The mental wellbeing of women throughout their pregnancy and beyond is at the heart of a multi-million-pound centre at the University of Sunderland, which will ‘educate the next generation of midwives’.
The University will welcome its first students to the new Midwifery Suite in September, with the facility further enhancing its range of healthcare programmes now provided on campus – from medicine, healthcare sciences, paramedic practice, and nursing, to physiotherapy and occupational therapy. Graduating students on the BSc (Hons) Midwifery Practice three-year undergraduate degree –which the University says ‘responds to a national shortage of full-time midwives in the NHS’, will be able to register with the Nursing and Midwifery Council (NMC) and practice as a midwife. The programme will also address challenges specifically around perinatal mental health. The University said: “Perinatal mental illness is a major public health issue that can have a devastating impact on women and their families, resulting in conditions such as depression, anxiety, obsessive compulsive disorder, and post-traumatic stress disorder.
Sue Brent, head of the School of Nursing and Health Sciences, said: “We are delighted about this new development, which will help improve the quality of health and life for women throughout their pregnancy. The programme focuses not only on the physical health of the mother and new-born, but also the mental health of the mother before, during, and after birth. It will provide a unique opportunity for students to understand the challenges faced by midwives as regards mental health.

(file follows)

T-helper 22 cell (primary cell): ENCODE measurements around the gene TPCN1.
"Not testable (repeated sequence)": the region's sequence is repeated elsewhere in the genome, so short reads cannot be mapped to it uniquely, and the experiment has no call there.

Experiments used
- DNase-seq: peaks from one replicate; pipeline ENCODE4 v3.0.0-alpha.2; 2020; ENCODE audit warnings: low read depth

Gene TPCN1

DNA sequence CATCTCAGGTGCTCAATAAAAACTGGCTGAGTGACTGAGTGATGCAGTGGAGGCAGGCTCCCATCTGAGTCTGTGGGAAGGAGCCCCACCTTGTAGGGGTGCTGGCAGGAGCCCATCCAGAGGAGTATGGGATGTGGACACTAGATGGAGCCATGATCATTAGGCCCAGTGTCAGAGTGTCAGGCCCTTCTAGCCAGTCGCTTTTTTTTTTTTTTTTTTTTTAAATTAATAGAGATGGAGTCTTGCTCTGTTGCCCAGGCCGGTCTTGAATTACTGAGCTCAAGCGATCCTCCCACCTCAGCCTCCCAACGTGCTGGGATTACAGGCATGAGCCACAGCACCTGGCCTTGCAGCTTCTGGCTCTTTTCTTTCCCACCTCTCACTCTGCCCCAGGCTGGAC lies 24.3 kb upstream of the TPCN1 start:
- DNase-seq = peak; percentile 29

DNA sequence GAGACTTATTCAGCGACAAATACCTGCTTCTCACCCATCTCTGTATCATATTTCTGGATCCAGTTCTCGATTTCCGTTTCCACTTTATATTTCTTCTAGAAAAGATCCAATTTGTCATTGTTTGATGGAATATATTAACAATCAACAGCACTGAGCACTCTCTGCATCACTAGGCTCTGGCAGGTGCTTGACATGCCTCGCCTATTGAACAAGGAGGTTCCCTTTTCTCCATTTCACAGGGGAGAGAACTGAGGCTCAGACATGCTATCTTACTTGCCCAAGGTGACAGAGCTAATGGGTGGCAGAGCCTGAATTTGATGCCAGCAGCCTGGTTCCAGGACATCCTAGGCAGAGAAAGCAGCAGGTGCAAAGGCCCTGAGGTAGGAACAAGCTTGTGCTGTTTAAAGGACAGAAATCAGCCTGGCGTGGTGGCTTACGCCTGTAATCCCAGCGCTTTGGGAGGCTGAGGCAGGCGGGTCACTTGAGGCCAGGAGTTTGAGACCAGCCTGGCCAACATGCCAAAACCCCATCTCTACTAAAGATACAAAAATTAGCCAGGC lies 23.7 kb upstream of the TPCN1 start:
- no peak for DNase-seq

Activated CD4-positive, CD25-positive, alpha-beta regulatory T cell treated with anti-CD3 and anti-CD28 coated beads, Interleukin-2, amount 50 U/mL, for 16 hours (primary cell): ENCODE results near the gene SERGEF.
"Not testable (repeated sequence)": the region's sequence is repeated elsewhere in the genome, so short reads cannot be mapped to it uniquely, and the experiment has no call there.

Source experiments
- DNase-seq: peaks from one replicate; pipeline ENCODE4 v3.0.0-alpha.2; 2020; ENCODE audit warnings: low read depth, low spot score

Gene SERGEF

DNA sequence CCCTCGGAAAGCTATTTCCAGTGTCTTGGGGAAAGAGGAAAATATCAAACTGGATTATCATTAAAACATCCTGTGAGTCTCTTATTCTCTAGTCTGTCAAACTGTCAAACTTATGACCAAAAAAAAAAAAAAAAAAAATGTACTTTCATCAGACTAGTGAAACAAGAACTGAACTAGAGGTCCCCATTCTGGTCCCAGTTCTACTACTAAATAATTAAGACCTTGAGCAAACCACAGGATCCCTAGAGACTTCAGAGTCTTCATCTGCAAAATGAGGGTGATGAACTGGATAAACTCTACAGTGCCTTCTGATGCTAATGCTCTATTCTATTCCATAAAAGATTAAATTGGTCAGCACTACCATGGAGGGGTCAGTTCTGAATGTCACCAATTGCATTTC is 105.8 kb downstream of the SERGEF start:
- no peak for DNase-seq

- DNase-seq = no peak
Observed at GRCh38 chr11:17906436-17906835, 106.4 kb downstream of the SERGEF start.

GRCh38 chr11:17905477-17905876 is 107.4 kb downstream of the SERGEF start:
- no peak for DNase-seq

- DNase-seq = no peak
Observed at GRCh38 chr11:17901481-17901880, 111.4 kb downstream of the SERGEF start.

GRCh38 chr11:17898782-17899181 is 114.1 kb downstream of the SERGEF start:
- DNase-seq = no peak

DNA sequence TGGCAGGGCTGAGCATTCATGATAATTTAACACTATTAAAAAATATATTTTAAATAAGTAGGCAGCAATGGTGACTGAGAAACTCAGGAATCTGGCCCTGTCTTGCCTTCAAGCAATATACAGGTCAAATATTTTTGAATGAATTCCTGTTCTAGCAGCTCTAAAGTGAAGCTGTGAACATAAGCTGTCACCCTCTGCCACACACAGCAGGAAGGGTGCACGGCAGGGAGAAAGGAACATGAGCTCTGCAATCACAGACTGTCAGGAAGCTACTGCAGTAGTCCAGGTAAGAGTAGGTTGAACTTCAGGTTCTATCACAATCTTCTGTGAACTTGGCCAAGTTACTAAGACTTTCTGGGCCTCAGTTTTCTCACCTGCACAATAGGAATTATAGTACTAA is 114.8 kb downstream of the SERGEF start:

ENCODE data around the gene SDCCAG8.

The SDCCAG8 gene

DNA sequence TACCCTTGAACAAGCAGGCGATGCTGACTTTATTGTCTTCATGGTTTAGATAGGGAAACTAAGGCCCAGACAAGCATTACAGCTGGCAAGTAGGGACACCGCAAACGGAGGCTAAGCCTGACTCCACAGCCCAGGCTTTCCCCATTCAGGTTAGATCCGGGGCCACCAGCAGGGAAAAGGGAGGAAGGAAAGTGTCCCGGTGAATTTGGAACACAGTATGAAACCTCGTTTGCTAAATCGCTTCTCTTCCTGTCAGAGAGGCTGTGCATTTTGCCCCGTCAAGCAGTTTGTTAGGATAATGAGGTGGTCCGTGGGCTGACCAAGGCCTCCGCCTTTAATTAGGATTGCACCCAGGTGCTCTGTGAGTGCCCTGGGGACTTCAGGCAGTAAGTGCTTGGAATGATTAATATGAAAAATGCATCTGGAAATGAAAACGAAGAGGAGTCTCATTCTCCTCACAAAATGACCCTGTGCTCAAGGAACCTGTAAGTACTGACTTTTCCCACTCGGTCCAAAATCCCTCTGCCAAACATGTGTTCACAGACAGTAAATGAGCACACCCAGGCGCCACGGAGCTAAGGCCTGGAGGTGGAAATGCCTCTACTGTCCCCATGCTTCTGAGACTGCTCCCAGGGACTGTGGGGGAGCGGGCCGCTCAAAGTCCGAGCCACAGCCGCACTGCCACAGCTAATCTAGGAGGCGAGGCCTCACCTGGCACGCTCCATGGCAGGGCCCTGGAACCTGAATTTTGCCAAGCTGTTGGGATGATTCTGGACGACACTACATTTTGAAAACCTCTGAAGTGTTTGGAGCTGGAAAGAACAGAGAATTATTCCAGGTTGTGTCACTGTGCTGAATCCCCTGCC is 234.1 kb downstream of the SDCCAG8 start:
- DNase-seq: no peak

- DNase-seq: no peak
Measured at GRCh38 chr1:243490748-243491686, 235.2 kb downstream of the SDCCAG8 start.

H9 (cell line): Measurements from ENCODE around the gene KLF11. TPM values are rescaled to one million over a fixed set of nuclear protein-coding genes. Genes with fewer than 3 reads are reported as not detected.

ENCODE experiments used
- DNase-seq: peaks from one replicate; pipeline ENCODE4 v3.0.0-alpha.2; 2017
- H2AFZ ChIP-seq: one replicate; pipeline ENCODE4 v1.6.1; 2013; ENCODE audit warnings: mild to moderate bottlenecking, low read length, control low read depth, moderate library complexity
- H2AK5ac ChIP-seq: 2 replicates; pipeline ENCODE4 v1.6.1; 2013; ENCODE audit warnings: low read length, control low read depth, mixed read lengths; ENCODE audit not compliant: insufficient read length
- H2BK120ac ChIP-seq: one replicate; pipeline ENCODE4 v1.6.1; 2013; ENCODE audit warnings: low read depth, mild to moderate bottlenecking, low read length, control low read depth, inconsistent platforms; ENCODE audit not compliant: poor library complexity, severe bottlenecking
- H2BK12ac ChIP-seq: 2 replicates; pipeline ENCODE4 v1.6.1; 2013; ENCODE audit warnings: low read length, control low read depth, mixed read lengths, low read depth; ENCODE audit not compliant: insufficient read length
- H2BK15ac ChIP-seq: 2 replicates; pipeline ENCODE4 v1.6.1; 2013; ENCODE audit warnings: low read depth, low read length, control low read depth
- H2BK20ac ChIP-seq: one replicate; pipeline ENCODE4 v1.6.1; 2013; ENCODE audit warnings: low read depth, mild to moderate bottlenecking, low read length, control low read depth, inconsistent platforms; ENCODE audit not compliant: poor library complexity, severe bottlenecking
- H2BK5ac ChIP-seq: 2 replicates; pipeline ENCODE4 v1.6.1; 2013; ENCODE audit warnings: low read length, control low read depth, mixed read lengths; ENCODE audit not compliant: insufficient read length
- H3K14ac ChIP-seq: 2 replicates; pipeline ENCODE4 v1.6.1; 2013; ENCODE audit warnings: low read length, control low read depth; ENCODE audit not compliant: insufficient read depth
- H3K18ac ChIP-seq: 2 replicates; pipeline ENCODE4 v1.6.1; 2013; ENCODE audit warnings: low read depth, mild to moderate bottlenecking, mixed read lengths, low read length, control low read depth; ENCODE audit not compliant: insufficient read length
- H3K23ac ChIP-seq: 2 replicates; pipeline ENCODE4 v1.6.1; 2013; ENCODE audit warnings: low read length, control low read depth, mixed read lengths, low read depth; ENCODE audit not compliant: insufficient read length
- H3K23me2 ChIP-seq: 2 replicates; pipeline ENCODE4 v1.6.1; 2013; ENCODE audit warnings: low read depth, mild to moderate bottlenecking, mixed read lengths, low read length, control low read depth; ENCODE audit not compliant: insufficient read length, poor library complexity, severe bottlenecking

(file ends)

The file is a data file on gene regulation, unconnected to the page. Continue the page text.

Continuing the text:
The Midwifery Suite has been designed as part of a wide-ranging external consultation with regional NHS Trusts, maternity services, and the Patient, Carer, and Public Involvement (PCPI) programme (a group of services-users and carers). Located in Helen McArdle House, the location of much of the University’s nurse and midwifery training – the Midwifery Suite has been established with the help of £1.8 m in funding from Health Education England, the Catherine Cookson Charitable Trust, and NHS Sunderland Clinical Commissioning Group. It incorporates the latest equipment in maternity care – to take students from antenatal care and childbirth, through to post-natal support, and ‘reflects how mothers are choosing their care’. There are ‘state-of-the-art delivery suites’, including a birthing pool, and a maternal and foetal simulation system, which ‘enables the appreciation of the birthing experience’ – from the onset of labour, through to the birth, to treatment of the mother in the postnatal period. Breast-feeding mannequins ensure that students are educated in line with UNICEF’s ‘baby-friendly’ initiative.
Clinical placements are also a key part of the programme, and will be delivered in collaboration with South Tyneside and Sunderland NHS Foundation Trust, North Tees and Hartlepool NHS Foundation Trust, County Durham and Darlington NHS Foundation Trust, Northumbria Healthcare NHS Foundation Trust, Gateshead Health NHS Foundation Trust, Newcastle Upon Tyne Hospitals NHS Foundation Trust, Tees, Esk & Wear Valley NHS Foundation Trust, and Cumbria, Northumberland, Tyne and Wear NHS Foundation Trust.
Lead Midwife for Education, Linda McNamee, said: “Our programme is innovative not just within the north-east, but nationally. The approach to ensure that mental health is a key focus whilst training new midwives which will provide both students and employers with a new breed of midwife, that is fully educated to the required NMC standards, but has a detailed understanding of the mental health needs and requirements of individuals accessing the midwifery service.” She added: “The key element is we have built our new facility around the needs of the public, following a wide consultation.".